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April 29, 2003 1:35 PM   Subscribe

Free Speech Button Police -- Chicago-area schools debate ban on teachers wearing "No War" buttons vs. the ubiquitous flag lapel pins. What are the limits to teachers' political fashion statements -- are students a captive audience? More inside.
posted by serafinapekkala (49 comments total)

 
Teachers should be apolitical in the classroom. What they do outside, as always, should be their own business and no one else's.
posted by UncleFes at 1:43 PM on April 29, 2003


What about wearing a "No War" button at the same time as a flag lapel pin?
posted by Uncle Ira at 1:44 PM on April 29, 2003


The school district policy mentioned in the article touches on *students'* right to express a certain amount of political opinion through symbols, like the anti-war armbands in the Tinker case back in the 60s. To me, the interesting issue here is whether requiring teachers to "present both sides of an issue in the classroom" is fairly extended to their personal attire, or whether that could ever work *not* as a ban on symbolic pins or slogans. I guess a teacher who wore both a "Support Our Troops" and a "Peace" button would be OK...what about the flag lapel pins, though? Any message there? Besides that public schools are an extension of the state, I suppose, which some might want to overthrow...And another thing, is "Peace" always a "political" statement, or could it just be a bipartisan worldview (not likely these days, but still)...I personally had a very weird hippie English teacher back in high school who often wore a large peace medallion, and even during *that* Gulf War nobody seemed to mind, even the JROTC folks. hmmmm...
posted by serafinapekkala at 1:46 PM on April 29, 2003


These button-wearing teachers must hate freedom.
posted by drstrangelove at 1:51 PM on April 29, 2003


Regarding the issue of political speech, students are allowed to wear "No War" buttons, but not teachers, officials said.

Is this because the teacher chooses to teach, the student must attend (public) school?

teachers said the two issues have created an atmosphere of intimidation, especially among nontenured faculty.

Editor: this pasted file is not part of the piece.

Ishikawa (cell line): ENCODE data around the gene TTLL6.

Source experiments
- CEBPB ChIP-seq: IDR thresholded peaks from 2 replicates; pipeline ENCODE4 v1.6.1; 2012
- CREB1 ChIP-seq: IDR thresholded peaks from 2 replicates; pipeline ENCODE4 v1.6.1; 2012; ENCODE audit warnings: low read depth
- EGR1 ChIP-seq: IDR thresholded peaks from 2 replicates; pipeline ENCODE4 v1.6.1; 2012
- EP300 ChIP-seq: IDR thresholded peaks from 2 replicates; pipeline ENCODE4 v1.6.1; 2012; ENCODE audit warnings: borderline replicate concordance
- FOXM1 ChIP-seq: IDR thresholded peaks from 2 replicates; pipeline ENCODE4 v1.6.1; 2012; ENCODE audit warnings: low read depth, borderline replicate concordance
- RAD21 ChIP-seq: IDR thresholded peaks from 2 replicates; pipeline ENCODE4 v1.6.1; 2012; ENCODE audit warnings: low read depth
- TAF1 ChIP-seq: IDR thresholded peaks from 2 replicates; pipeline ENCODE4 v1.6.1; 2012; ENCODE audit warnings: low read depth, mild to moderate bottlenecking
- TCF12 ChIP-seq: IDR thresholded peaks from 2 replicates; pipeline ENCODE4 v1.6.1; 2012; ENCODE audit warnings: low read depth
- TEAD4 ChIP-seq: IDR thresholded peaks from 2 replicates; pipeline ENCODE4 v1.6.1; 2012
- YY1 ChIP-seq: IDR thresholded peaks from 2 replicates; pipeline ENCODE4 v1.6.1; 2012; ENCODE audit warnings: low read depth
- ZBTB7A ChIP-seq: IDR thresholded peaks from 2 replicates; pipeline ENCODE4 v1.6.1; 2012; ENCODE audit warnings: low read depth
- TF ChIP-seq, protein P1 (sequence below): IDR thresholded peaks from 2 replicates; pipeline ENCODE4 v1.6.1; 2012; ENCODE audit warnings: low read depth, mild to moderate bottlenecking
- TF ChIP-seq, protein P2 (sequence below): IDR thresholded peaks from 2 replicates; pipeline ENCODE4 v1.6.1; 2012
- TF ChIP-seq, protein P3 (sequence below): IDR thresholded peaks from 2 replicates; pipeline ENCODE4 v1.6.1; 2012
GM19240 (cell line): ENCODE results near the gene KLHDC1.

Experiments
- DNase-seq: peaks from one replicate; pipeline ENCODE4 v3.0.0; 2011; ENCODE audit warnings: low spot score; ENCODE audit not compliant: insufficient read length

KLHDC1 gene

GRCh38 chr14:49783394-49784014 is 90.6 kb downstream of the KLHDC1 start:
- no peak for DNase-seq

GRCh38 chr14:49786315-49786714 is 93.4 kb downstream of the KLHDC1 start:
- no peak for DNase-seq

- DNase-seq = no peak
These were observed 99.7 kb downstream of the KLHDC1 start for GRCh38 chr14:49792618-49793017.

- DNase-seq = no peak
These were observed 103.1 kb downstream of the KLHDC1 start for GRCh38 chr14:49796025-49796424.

On intimidation of the nontenured teachers, they are receiving or giving it?(could not figure this out)
posted by thomcatspike at 2:01 PM on April 29, 2003


Fear on.
posted by four panels at 2:06 PM on April 29, 2003


.what about the flag lapel pins, though? Any message there?

I love Old Glory. I just wonder if I can take it back from the creeps who've waved it all my life.
posted by Armitage Shanks at 2:07 PM on April 29, 2003


Is this because the teacher chooses to teach, the student must attend (public) school?

sort of -- the idea is that the students are (within certain limits) free to express their opinion because they are individual "citizens" of the school, whereas the teachers are representatives of the school administration and, by extension, the city/state/government, and therefore should be impartial. whereas students can be exposed to various views of their peers without detrimental effect, the argument is that the words/actions of teachers and administrators are more persuasive/official/compulsory and students will think they cannot or should not have a different opinion. think of school prayer -- students are allowed to have Bible study clubs, etc. (again, in certain circumstances) but the principal or homeroom teacher couldn't wear a "WWJD" t-shirt...not in Boston anyway (LOL)...

atmosphere of intimidation

i'm pretty sure they mean the nontenured teachers feel pressure to conform and not express themselves, else they be denied said tenure.
posted by serafinapekkala at 2:12 PM on April 29, 2003


Harry Blackburn, an attorney with the Illinois State Board of Education, agreed Monday that schools may legally curb the rights of teachers.
Really couldn't ask for a better quote than that. Maybe the writer just spun it that way, but this debate is about whether schools can legally curb the rights of teachers.

I don't have anything to say beyond that. This whole country is giving me a headache.
posted by son_of_minya at 2:20 PM on April 29, 2003